Born and raised in Queens, New York, Bey considers herself mostly an “East Coast girl” because of the formative years she spent as an adult creating and protesting in the DMV area. It was D.C. producer Chucky Thompson (known for his work with Notorious B.I.G. and Diddy) who encouraged Bey to record her own songs after years of writing for others and performing spoken word poetry. Like her dad, the pioneering rapper Grand Daddy I.U., Bey made the most out of what she had as a self-taught musician with a penchant for storytelling and an ear for sampling.
Yaya Bey’s 2016 debut, The Many Alter-Egos of Trill’eta Brown, was an ambitious project that included a dreamy, largely acoustic mixtape, book, and digital collage inspired by her front-line activism as a street medic in Ferguson. “You spend two years of your life protesting and getting assaulted and arrested—you got a lot of shit to say after that,” Bey said.
Since then, she’s sharpened her sound and honed her focus, using the same D.I.Y. ethos that drove Trill’eta Brown to move from the global struggle of Black liberation towards her own inner healing. Inspired by the warm, smooth soul of Donny Hathaway and the strength of musicians like Alice Smith, Mary J. Blige, and writer Toni Morrison, Bey aims to soundtrack the lives of Black women just like her. With her 404 and pen, she brings an electrifying insight to the seemingly mundane like corporate malaise, heartache, and social media anxieties.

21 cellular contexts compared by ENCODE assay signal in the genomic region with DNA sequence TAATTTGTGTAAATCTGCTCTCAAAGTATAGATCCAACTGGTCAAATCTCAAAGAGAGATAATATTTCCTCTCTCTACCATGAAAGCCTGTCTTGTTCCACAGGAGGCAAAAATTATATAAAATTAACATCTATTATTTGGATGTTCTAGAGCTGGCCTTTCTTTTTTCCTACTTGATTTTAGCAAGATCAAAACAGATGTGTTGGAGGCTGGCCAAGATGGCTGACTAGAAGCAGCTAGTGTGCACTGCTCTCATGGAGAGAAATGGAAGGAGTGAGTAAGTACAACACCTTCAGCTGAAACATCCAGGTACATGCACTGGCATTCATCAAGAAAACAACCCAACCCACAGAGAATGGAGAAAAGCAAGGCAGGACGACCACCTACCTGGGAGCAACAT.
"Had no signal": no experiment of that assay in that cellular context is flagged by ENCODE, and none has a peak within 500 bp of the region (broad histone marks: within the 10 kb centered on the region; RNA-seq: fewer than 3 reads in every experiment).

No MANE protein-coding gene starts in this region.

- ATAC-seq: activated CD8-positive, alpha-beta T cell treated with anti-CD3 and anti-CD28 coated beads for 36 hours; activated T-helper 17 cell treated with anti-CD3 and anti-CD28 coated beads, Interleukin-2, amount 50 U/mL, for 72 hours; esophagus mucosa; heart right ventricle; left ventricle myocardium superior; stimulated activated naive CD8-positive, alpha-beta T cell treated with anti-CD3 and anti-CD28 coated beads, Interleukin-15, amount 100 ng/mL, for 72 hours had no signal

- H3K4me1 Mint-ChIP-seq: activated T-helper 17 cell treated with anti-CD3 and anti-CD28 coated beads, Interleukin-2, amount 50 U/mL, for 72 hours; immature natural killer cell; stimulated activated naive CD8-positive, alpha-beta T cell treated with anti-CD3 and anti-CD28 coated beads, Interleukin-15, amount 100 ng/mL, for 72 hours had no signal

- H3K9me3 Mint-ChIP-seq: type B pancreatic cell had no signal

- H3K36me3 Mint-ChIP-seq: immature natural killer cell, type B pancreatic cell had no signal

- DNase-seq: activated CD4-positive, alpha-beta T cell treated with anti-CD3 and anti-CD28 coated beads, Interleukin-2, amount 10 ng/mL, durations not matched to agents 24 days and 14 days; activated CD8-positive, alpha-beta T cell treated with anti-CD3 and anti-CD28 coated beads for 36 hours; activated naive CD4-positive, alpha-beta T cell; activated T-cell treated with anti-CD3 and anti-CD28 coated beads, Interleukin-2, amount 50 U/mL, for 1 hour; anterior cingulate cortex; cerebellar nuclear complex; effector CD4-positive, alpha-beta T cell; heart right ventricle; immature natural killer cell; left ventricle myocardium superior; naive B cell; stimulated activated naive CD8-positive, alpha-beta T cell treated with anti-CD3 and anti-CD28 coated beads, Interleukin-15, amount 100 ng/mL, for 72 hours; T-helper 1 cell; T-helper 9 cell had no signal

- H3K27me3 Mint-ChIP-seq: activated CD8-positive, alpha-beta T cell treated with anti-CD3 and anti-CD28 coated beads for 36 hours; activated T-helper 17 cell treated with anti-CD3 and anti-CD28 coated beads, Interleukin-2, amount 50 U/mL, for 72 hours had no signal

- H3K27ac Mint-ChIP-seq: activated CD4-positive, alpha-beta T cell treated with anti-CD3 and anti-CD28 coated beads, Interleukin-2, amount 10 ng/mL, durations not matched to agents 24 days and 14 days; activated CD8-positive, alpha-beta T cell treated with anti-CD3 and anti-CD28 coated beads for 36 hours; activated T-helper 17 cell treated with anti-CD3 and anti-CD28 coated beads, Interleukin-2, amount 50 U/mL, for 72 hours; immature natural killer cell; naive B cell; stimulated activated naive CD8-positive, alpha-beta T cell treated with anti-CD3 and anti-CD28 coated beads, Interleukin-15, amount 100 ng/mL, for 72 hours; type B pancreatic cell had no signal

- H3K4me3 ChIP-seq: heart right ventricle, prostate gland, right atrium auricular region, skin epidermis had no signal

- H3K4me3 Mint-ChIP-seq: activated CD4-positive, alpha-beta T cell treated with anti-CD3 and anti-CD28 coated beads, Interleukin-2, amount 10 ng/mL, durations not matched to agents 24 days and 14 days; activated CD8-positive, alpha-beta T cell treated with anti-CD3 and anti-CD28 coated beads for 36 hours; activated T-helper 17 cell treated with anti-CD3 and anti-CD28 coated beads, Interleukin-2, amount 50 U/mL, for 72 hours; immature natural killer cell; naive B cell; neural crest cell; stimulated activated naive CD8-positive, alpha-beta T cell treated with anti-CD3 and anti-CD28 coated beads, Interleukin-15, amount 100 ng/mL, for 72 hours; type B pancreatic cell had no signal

Bey has also developed her skills as a multidisciplinary artist, labeled “a force to be reckoned with in the art world” by Essence Magazine and acclaim from Solange’s Saint Heron agency. To date, she’s shown her collage work in galleries and has had two residencies at Brooklyn’s MoCADA Museum. She also creates her own merch and album artwork, including the visuals for her EP 'The Things I Can’t Take With Me'.